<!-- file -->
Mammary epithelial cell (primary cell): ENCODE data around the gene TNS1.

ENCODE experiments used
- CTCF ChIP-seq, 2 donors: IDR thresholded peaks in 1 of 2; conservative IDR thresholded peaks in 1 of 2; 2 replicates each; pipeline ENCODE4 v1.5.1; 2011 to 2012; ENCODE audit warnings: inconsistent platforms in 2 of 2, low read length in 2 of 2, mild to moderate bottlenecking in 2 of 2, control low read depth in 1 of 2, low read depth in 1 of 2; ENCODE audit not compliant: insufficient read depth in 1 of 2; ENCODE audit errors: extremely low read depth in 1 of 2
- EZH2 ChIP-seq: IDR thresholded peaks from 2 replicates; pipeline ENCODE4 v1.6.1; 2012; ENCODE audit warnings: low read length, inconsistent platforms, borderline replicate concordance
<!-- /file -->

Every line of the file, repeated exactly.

Mammary epithelial cell (primary cell): ENCODE data around the gene TNS1.

ENCODE experiments used
- CTCF ChIP-seq, 2 donors: IDR thresholded peaks in 1 of 2; conservative IDR thresholded peaks in 1 of 2; 2 replicates each; pipeline ENCODE4 v1.5.1; 2011 to 2012; ENCODE audit warnings: inconsistent platforms in 2 of 2, low read length in 2 of 2, mild to moderate bottlenecking in 2 of 2, control low read depth in 1 of 2, low read depth in 1 of 2; ENCODE audit not compliant: insufficient read depth in 1 of 2; ENCODE audit errors: extremely low read depth in 1 of 2
- EZH2 ChIP-seq: IDR thresholded peaks from 2 replicates; pipeline ENCODE4 v1.6.1; 2012; ENCODE audit warnings: low read length, inconsistent platforms, borderline replicate concordance